[Linaro-mm-sig] [PATCH] RFC: dma-buf: userspace mmap support

Alan Cox alan at lxorguk.ukuu.org.uk
Mon Mar 19 16:56:44 UTC 2012

> If the API was to also be used for synchronization it would have to
> include an atomic "prepare multiple" ioctl which blocked until all
> the buffers listed by the application were available. In the same

Too slow already. You are now serializing stuff while what we want to do
really is

	on available(buffer)

so that you can maximise parallelism without allowing deadlocks. If
you've got a high memory bandwith and 8+ cores the 'stop everything'
model isn't great.

> This might be a good argument for keeping synchronization and cache
> maintenance separate, though even ignoring synchronization I would
> think being able to issue cache maintenance operations for multiple
> buffers in a single ioctl might present some small efficiency gains.
> However as Rob points out, CPU access is already in slow/legacy
> territory.

Dangerous assumption. I do think they should be separate. For one it
makes the case of synchronization needed but hardware cache management
much easier to split cleanly. Assuming CPU access is slow/legacy reflects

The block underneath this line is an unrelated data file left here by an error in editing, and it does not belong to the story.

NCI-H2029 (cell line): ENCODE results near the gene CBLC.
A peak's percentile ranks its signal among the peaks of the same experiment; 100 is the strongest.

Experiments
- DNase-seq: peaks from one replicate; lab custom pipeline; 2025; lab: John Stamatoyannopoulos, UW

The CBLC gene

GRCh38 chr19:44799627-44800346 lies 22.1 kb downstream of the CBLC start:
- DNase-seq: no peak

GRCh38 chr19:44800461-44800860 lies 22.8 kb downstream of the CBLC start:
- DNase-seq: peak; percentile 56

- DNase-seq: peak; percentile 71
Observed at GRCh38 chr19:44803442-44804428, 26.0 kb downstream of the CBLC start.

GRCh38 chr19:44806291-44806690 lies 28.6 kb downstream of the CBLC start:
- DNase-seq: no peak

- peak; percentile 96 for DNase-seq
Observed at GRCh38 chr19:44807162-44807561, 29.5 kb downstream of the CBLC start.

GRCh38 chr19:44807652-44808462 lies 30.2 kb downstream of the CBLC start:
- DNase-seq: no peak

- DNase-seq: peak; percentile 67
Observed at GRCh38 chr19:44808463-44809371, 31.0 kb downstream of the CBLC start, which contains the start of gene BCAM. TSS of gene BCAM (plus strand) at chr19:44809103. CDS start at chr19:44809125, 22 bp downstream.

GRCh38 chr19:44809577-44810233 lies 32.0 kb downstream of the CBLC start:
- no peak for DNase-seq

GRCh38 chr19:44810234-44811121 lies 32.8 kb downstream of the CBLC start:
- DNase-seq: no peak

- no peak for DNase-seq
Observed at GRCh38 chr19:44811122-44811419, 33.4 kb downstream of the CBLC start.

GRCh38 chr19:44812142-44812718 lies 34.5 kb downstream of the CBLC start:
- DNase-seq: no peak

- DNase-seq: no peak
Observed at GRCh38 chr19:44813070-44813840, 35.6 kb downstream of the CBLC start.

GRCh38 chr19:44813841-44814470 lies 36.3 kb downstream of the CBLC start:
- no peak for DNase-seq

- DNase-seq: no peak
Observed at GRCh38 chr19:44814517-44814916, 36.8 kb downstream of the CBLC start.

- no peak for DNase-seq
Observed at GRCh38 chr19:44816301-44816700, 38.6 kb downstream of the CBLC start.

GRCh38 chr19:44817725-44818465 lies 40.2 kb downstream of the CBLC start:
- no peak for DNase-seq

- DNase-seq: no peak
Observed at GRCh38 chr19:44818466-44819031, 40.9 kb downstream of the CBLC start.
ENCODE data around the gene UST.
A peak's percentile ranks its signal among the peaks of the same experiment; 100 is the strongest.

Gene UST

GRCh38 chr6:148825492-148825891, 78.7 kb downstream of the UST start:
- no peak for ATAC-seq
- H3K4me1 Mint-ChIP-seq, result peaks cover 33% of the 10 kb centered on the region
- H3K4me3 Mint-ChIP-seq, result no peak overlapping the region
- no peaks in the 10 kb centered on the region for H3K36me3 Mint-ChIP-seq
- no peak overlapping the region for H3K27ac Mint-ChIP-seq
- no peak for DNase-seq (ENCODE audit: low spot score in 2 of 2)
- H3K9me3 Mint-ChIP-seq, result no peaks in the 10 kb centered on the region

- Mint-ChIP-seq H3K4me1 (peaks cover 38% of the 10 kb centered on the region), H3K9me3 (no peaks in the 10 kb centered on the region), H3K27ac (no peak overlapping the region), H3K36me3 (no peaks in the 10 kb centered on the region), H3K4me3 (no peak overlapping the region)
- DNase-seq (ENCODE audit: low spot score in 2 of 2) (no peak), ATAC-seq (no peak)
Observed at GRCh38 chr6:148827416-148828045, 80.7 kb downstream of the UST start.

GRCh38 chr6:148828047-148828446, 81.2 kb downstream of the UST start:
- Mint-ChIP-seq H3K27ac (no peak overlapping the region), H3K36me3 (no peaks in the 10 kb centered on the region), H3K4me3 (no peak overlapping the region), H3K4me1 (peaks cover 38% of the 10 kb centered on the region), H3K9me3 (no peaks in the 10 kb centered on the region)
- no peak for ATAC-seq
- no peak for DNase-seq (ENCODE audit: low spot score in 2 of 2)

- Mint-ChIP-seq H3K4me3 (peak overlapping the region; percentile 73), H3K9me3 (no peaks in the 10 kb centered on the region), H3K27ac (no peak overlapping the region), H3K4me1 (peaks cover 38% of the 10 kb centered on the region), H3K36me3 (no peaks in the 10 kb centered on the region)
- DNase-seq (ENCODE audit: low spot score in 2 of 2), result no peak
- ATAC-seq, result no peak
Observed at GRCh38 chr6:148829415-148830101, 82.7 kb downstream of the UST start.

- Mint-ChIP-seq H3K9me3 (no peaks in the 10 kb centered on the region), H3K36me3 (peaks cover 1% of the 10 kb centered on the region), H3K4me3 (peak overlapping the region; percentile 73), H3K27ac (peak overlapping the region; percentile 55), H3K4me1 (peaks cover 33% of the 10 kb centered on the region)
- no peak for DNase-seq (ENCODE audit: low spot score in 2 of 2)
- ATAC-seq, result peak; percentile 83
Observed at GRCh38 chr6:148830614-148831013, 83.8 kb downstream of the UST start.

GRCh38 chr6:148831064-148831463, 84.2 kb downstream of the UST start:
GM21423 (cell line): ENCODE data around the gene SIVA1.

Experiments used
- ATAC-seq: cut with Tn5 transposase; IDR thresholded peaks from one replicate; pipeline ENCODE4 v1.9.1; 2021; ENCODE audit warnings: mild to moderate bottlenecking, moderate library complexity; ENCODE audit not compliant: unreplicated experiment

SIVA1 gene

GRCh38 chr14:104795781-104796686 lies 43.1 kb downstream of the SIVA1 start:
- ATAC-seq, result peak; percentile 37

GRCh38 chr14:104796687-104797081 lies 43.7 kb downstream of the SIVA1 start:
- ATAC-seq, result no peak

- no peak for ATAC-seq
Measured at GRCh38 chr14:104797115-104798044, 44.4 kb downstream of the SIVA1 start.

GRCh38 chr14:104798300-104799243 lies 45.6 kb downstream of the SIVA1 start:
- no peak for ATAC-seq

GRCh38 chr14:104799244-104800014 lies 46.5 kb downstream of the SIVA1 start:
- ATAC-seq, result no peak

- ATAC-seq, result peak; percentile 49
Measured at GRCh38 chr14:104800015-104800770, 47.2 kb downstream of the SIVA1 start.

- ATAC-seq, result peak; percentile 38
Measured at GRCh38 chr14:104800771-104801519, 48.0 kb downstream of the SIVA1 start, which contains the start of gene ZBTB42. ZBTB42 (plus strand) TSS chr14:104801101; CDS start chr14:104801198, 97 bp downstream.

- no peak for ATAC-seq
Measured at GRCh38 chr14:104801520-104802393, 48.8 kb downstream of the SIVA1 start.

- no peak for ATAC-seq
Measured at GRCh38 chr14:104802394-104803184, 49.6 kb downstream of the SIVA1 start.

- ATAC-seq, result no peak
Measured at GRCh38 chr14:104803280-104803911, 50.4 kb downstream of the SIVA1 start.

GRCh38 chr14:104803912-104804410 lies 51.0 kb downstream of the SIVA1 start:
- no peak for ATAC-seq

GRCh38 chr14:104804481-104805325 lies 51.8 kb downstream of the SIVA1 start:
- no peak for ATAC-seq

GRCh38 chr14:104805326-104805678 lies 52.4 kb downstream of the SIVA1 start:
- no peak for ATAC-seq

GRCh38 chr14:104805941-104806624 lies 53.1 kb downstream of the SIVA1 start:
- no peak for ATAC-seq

a certain model of relatively slow CPU and accelerators where falling off
the acceleration path is bad. On a higher end processor falling off the
acceleration path isn't a performance matter so much as a power concern.

> KDS we differentiated jobs which needed "exclusive access" to a
> buffer and jobs which needed "shared access" to a buffer. Multiple
> jobs could access a buffer at the same time if those jobs all

Makes sense as it's a reader/writer lock and it reflects MESI/MOESI
caching and cache policy in some hardware/software assists.

> display controller will be reading the front buffer, but the GPU
> might also need to read that front buffer. So perhaps adding
> "read-only" & "read-write" access flags to prepare could also be
> interpreted as shared & exclusive accesses, if we went down this
> route for synchronization that is. :-)

mmap includes read/write info so probably using that works out. It also
means that you have the stuff mapped in a way that will bus error or
segfault anyone who goofs rather than give them the usual 'deep
weirdness' behaviour you get with mishandling of caching bits.


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